Jeremy Coney : biography
Jeremy Vernon Coney, (born 21 June 1952), is a former New Zealand cricketer, who played 52 Test matches and 88 ODIs for New Zealand, captaining them in 15 Tests and 25 ODIs. He was one of New Zealand’s most successful batsmen, at least by average, and he made 16 fifties, but centuries often eluded him and he had to wait nine years to make his first – by that time, he had turned 31. He only lost one Test series as captain, against Pakistan away, and he became Wisden Cricketer of the Year in 1984. He is married to ex New Zealand netball representative and netball commentator Julie Coney.
Coney was the captain who in 1986, after the England wicketkeeper Bruce French was injured by a Hadlee bouncer, allowed Bob Taylor to leave the sponsor’s tent and play as a substitute. It was one of the great sporting gestures of all time. New Zealand won that series with the bowling of Richard Hadlee only slightly more potent than the captaincy of Coney. His medium-pace bowling was often used in ODIs, where it yielded 54 wickets, including four for 46 against Sri Lanka in 1985.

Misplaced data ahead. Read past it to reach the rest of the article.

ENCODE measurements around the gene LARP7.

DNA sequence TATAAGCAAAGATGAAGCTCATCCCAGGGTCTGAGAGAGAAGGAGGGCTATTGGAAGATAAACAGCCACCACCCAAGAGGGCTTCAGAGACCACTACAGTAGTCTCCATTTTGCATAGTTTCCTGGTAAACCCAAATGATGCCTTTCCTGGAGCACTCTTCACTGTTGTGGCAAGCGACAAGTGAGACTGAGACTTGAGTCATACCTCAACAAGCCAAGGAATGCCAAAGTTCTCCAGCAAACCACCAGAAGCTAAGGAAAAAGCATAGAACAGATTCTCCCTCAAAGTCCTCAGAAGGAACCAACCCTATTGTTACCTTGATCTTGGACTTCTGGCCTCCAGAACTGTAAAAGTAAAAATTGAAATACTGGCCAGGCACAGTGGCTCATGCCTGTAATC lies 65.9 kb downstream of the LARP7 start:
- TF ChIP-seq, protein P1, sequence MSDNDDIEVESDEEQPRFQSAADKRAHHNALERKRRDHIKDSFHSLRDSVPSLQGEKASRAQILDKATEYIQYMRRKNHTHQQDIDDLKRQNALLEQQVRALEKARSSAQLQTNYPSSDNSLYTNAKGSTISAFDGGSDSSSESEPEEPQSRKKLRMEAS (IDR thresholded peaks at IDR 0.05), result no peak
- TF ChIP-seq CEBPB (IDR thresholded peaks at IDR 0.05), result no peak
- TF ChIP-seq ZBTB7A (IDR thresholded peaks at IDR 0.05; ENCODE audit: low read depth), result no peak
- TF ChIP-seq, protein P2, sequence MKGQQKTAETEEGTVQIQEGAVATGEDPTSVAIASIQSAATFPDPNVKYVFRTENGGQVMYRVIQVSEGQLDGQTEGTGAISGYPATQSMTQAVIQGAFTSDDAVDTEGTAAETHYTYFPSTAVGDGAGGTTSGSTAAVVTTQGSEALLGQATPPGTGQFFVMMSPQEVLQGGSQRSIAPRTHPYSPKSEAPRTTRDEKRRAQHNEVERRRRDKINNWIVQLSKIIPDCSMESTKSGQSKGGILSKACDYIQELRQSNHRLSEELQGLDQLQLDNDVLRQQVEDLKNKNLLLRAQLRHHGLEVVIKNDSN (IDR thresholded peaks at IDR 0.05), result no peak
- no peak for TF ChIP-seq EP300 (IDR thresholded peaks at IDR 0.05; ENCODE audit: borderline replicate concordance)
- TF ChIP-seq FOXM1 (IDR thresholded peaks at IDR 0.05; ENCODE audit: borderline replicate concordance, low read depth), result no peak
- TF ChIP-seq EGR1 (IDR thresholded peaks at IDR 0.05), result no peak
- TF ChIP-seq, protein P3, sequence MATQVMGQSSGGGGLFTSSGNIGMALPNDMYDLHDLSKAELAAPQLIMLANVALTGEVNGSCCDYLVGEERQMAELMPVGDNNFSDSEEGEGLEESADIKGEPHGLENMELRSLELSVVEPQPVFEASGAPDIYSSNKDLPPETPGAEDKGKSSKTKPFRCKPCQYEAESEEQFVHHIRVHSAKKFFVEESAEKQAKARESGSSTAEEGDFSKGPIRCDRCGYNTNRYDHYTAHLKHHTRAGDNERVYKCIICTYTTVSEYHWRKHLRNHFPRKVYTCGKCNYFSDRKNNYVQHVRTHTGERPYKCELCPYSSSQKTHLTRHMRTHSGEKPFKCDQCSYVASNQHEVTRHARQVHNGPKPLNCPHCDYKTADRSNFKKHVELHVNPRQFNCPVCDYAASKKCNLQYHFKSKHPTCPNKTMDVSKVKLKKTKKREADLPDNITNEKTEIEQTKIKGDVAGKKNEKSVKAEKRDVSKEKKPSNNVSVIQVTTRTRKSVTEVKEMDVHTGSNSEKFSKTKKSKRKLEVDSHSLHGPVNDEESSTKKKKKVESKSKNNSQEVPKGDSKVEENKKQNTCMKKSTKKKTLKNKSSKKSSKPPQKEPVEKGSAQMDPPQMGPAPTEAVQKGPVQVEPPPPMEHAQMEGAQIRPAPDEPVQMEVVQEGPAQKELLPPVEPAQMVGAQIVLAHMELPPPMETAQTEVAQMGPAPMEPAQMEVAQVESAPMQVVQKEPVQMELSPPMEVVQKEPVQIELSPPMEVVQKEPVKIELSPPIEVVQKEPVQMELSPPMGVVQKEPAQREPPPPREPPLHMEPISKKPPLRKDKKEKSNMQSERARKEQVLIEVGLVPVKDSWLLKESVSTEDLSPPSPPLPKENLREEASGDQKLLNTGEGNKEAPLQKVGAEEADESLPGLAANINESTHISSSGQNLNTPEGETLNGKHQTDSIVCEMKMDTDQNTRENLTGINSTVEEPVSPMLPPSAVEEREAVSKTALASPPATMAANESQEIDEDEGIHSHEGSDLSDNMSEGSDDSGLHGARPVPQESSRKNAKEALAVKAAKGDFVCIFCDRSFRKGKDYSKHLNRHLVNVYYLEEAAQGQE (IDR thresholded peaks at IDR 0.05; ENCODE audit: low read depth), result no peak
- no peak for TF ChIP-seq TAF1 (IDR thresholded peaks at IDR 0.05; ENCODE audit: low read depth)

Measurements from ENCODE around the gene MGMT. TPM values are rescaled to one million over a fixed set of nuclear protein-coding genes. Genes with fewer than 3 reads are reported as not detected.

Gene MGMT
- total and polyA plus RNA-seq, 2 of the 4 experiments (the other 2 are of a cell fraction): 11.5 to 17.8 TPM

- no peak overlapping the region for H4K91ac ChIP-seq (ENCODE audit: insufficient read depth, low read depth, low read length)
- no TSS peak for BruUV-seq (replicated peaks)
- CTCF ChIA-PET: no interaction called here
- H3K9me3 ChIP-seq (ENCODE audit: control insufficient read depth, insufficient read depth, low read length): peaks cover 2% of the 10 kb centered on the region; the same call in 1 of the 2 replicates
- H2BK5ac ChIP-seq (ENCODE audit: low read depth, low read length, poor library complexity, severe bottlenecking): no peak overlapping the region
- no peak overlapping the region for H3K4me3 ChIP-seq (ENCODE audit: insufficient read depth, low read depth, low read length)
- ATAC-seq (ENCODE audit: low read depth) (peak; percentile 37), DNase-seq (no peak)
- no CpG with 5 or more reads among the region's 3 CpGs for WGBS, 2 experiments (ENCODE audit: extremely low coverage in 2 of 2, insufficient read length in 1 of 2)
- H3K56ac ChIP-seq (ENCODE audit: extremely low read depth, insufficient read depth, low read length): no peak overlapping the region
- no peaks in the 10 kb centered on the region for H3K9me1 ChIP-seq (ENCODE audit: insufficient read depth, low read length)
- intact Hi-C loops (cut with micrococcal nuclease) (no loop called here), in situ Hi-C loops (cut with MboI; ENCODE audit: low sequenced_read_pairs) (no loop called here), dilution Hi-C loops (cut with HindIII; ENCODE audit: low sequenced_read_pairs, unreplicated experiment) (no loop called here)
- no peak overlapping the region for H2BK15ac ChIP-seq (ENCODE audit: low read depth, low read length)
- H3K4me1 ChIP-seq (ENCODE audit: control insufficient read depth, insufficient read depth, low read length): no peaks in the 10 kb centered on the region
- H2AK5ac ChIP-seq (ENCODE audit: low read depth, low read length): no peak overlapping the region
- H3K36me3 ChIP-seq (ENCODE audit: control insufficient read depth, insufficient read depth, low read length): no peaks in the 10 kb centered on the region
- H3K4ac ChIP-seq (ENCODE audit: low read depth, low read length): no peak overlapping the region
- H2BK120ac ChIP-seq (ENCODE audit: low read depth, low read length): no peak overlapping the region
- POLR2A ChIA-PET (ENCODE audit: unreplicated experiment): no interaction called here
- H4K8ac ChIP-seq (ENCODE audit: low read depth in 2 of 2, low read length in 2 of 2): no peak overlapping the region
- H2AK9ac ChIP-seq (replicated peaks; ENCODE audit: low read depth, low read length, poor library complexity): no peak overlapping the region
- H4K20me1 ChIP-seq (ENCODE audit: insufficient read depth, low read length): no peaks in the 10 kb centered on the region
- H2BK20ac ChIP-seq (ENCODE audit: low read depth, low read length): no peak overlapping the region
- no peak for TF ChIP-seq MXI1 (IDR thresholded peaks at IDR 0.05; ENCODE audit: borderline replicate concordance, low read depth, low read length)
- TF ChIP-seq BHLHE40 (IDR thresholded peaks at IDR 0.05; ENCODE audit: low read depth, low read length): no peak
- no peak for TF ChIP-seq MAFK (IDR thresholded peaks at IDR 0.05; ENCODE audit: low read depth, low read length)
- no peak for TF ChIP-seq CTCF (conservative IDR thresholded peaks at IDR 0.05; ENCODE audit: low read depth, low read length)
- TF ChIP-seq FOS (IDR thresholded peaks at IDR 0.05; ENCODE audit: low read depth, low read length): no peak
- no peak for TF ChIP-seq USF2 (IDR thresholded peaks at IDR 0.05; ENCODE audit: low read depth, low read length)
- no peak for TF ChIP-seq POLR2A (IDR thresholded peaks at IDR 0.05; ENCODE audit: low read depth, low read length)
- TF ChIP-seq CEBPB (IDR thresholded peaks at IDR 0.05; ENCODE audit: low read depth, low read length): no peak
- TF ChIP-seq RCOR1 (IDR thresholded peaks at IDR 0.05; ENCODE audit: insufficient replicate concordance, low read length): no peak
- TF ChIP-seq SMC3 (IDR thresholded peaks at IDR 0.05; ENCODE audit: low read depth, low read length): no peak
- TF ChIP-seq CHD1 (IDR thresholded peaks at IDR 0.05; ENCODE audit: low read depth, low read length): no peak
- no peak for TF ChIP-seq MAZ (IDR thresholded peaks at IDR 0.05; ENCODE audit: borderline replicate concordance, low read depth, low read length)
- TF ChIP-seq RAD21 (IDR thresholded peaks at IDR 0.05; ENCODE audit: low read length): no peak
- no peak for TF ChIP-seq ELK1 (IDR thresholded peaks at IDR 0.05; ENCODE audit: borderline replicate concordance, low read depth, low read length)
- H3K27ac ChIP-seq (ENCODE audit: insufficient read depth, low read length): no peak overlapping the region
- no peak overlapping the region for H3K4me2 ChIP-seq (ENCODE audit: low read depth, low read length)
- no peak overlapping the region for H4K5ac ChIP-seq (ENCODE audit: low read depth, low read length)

During his playing days, Coney’s height, reach, and reactions as a slip fieldsman, earned him the nickname "The Mantis".
In the 1986 Queen’s Birthday Honours, Coney was made a Member of the Order of the British Empire, for services to cricket.. Retrieved 21 January 2013.
He now lives in the UK and works as a commentator/ summariser for Sky TV and Test Match Special, where he is famed for his regular use of the word "parsimonious". Coney is trained as a stage lighting designer; in 2008 he lit I Found My Horn, a solo play which has enjoyed runs at the Tristan Bates and the Hampstead theatres.http://www.independent.co.uk/opinion/columnists/brian-viner/brian-viner-how-theatre-replaced-drama-of-cricket-for-captain-coney-1040156.html